Indeed, he says the following: Some argue that if Obama is elected, we will become socialists, I would argue that we will either way, because they both vote in favor of socialist legislation, like the recent, unforgivable bail-out. In fact had McCain voted against that bill I would possibly have voted for him. (Howard) At first glance, Jason appears to be concerned mainly with economic, rather than social issues. However, like Lynn, he looks at the Bill of Rights. “Some look at it and say that, without life, other rights are meaningless,” says Jason.
“But death doesn’t bother me as much, because I know where I am going when I die, and it would be better to die than to live life as a slave, never tasting freedom. ” Jason will exercise his freedom when he votes. “Some people say you have to vote for the Republican, or the Democrat will win,” he says, “But they are both liberal and I refuse to be forced to vote for a liberal. ” (Howard) Is there any way Jason would vote for a Republican? He answers that question with the following: I think the Republican Party is a lost cause for conservatives, unless somebody builds a robot Reagan and gives him unlimited terms.
Bush has disappointed me over and over. I don’t even want to really talk about him. I had such high hopes for his presidency but I am just sad about it. I’m not even mad, just sad. He did a few good things but nothing that the next president, whether McCain or Obama, won’t just undo in his first term. (Howard) While those who vote for Republicans generally see a Democratic win as the biggest danger to not voting, Jason thinks complacency is worse. He thinks that Americans have become so self-centered that they are complacent. “It’s the old Roman Bread and Circus argument,” he says.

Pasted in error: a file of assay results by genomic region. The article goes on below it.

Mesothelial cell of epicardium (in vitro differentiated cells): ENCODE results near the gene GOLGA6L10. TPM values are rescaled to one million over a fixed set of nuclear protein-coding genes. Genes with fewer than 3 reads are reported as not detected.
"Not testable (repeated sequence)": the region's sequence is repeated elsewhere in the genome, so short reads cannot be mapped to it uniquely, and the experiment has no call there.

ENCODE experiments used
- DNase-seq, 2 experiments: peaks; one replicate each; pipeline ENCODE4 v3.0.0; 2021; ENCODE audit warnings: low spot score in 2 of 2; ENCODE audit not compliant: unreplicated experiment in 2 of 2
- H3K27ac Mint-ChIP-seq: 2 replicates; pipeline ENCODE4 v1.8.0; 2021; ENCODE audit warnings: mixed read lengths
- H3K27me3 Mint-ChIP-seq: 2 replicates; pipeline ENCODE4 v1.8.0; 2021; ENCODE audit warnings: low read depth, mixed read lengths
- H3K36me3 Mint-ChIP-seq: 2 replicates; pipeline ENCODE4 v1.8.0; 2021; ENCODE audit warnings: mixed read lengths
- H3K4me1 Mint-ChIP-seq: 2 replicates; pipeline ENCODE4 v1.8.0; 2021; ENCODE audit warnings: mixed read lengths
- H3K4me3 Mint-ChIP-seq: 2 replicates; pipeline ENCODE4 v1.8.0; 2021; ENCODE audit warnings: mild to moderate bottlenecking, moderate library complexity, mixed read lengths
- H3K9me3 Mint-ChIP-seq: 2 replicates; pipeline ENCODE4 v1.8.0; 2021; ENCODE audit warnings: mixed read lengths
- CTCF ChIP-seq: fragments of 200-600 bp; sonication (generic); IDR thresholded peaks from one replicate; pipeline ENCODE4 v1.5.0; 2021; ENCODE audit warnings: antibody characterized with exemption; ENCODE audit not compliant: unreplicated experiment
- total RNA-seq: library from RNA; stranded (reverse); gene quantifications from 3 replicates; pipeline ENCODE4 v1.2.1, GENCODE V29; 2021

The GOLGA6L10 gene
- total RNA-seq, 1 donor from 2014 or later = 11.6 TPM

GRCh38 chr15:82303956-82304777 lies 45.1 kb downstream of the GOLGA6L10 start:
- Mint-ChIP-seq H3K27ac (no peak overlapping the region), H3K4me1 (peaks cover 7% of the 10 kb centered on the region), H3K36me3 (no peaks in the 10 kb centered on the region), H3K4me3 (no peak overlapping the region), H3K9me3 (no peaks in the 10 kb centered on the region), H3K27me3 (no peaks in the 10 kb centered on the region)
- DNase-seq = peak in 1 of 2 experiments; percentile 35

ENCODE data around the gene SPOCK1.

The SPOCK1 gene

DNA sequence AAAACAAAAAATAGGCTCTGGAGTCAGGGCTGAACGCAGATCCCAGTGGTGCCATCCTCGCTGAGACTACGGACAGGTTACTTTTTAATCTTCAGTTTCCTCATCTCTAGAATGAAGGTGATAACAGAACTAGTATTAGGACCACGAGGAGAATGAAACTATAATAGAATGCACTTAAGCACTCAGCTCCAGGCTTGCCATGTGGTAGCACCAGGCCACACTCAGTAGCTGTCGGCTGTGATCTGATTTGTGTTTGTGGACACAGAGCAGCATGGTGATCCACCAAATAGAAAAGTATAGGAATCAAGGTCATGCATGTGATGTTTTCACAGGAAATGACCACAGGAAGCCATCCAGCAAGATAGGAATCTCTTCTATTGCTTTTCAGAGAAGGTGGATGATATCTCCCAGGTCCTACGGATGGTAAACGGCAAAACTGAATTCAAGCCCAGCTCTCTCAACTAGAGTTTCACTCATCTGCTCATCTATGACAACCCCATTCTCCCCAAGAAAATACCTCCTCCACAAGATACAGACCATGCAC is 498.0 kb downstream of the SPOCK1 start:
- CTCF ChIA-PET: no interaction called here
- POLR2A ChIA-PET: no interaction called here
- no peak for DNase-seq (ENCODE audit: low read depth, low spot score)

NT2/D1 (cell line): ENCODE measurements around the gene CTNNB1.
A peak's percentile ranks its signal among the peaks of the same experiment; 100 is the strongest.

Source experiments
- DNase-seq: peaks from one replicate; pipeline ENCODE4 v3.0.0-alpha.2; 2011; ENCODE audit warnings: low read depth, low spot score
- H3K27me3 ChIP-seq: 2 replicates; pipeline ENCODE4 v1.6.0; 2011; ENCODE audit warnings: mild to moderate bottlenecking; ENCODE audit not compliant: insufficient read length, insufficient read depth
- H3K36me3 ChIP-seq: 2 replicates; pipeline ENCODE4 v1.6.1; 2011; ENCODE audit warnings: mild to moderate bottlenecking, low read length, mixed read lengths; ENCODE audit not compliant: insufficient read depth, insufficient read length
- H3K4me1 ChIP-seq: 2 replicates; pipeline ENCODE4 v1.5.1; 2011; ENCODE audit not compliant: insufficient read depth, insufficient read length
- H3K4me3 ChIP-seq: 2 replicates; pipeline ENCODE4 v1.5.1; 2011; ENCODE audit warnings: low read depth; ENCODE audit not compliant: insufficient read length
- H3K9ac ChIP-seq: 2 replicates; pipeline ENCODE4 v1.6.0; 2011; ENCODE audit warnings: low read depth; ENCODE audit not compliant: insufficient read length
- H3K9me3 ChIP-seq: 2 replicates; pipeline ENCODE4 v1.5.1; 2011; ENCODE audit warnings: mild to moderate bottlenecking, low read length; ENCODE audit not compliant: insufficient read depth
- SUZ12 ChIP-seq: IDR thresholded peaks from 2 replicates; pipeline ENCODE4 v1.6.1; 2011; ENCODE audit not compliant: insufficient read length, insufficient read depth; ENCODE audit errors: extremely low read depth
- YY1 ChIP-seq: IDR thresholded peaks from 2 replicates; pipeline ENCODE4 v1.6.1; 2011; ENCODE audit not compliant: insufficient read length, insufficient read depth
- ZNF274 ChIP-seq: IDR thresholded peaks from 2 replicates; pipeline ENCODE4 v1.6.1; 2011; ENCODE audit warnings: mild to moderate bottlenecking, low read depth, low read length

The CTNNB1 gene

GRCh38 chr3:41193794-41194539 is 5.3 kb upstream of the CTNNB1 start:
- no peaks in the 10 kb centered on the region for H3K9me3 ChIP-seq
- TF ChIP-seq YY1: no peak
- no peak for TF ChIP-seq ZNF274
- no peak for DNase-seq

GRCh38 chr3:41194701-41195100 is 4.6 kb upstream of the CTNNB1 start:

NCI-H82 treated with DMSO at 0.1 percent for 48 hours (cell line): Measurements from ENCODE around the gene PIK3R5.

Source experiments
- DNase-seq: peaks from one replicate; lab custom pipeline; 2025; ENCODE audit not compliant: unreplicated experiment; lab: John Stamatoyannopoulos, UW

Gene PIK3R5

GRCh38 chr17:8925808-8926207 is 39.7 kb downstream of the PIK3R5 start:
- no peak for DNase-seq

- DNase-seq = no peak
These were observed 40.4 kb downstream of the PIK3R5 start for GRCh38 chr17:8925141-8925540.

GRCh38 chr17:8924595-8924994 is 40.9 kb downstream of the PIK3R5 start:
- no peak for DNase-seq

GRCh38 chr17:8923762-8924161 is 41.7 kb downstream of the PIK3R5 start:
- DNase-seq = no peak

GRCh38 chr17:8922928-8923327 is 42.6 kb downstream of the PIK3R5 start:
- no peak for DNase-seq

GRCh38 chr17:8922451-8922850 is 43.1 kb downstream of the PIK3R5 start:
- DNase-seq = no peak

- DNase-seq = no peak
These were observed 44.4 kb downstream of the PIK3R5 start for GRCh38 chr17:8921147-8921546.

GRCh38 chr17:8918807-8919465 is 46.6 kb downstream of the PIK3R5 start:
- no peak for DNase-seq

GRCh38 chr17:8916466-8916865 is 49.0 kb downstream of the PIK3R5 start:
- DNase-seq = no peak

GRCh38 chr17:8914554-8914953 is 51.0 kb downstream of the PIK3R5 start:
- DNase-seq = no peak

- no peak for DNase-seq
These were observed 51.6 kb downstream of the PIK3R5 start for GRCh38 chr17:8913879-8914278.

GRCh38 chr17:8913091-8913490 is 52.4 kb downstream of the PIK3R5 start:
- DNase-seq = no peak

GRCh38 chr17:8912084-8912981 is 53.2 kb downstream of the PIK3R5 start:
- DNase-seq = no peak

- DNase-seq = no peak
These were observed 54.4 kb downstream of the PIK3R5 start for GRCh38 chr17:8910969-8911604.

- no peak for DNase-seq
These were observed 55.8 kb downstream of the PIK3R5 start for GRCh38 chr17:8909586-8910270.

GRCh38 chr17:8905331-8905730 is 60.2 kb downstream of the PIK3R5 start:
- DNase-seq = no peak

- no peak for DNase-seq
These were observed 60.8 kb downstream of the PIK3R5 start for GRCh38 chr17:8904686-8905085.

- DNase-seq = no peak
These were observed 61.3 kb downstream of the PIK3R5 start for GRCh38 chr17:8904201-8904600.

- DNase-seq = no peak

“The Republicans and Democrats know that as long as they keep the majority of the masses fed and entertained they can do whatever they want with no consequences. ” Jason also relates to Barr on a personal level as well. Barr, feeling frustrated with the Republican Party, changed to a Libertarian during the 2004 election. Jason is similarly frustrated. Indeed, he says, “I find this election to be the most frustrating election I can remember. ” (Howard) Clearly, conservatives like Jason are pessimistic about the future of America. Are Democrats any more hopeful? Mexican-American political worker Elisha is.
“As a Christian, I do find the fact that Obama is pro-abortion disturbing,” says Elisha, “if he really is. ” But, says Elisha, “I really believe that Obama knows where the common man is coming from. ” McCain, he says, has always had it good, while Obama has worked his way to the top. “I’ve had to work like that, and he knows where I’m coming from,” says Elisha. But what will Obama do to change America? “Well, one of the problems that you can see in the economy is entitlements. ” (Ramirez) What does Elisha mean by entitlements? “A lot of people are getting benefits, and they’re not working for them.
That’s a problem. Obama is going to solve that problem. ” What is Obama’s plan to solve the problem of entitlements? “Well,” says Elisha. “He’s going to make a lot of new programs. ” Will they be programs that will require people to work for benefits? Elisha isn’t quite sure. “Just, a lot of new programs,” he says. “Obama is going to change the direction of America. ” (Ramirez) While Elisha doesn’t claim to know all the details of Obama’s plans, he is clearly optimistic. “I’ve had to deal with a foreclosure recently,” Elisha says. “And I’ve also been dealing with a divorce.
Time has been really tough and it just seems like a lot has fallen apart during these last eight years. ” It is nice, he says, to hear a message of change. “Sometimes,” he says, “I don’t really care what changes; I just really need things to be different right now. ” (Ramirez) And while Jason believes that the country will be the same whether or a Democrat or Republican is elected, Elisha believes that Obama will change the world.
Farris, Lynn. Personal Interview. 29 October 2008. Howard, Jason. Personal Interview. 30 October 2008. Ramirez, Elisha. Personal Interview. 29 October 2008.Sample Essay of Eduzaurus.com